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Government transport assessment reforms don't go far enough

6 April 2009
Campaign for Better Transport welcomes reforms announced today [1] to the way the Government assesses transport projects but say they don’t go far enough. While public transport and cycling schemes should become easier to fund as a result of the reforms, there is still too much priority to tiny time savings for motorists and not enough on reducing carbon emissions and protecting landscapes.

Stephen Joseph, the group’s executive director, said:

"We have campaigned to make the Government’s transport appraisal more even-handed and support schemes that will give real choice to transport users, and these reforms go some way to helping. However, we think tiny time savings, especially by motorists, still get too much value in the system, and other factors like carbon reduction and traffic intrusion get far too little. Government economists are still trying to put meaningless monetary values on landscape and trade them off against small time savings. We will be pressing for further reforms and for the Government to apply these reforms to several current road schemes to ensure that they don’t get priority. What matters is what actually gets built – and at present too many road schemes and not enough sustainable transport projects are coming forward from regional bodies and local councils." [2]

 

Notes to Editors

[1] On 6 April 2009, the Government published [the following link was updated March 2010] its response to the Nata Refresh consultation which examined how it appraises transport projects. Campaign for Better Transport lobbied for changes to the appraisal system [369K pdf] because it was biased towards road building.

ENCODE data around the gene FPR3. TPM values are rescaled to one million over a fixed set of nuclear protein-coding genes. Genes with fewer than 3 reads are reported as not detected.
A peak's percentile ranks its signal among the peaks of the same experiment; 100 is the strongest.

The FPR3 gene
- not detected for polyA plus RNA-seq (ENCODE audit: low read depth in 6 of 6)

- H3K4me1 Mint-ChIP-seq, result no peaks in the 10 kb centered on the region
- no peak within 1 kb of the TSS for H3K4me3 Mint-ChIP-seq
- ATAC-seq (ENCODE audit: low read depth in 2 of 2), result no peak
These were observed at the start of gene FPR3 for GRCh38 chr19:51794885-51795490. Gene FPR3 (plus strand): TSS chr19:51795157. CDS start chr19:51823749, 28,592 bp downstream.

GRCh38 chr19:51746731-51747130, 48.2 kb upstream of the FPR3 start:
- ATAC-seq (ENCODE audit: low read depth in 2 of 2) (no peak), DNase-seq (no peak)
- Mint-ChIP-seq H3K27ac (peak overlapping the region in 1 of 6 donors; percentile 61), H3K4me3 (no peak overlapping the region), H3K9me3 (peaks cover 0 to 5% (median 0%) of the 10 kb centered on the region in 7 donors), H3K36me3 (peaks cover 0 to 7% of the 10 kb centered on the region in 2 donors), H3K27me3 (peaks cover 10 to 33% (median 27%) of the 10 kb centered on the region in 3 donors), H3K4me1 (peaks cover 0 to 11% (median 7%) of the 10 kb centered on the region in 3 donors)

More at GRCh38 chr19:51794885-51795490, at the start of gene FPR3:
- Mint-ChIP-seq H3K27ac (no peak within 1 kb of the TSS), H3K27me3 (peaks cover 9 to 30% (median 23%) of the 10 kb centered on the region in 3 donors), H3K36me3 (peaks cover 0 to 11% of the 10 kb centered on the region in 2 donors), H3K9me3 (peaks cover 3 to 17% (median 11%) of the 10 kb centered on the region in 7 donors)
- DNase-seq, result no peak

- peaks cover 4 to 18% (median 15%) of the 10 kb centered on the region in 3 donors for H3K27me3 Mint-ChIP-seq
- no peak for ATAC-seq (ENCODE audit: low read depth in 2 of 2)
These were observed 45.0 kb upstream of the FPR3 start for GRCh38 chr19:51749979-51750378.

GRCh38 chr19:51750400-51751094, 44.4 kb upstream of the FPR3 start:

The reforms show some significant changes on current practice:

 

  • The health benefits of walking and cycling schemes will be taken into account, as part of the Government’s anti-obesity drive
  • Schemes that get people out of cars will no longer have to treat fuel tax loss as a disbenefit
  • Work will be done to define more precisely the time savings for transport users that are such a big part of many transport schemes

 

 

[2] Each English region (except London) has been compiling a wish-list of the transport schemes that they would like Government funding for. Although they could have picked any number of public transport schemes, most of them wanted to spend most of the money building roads [79K pdf].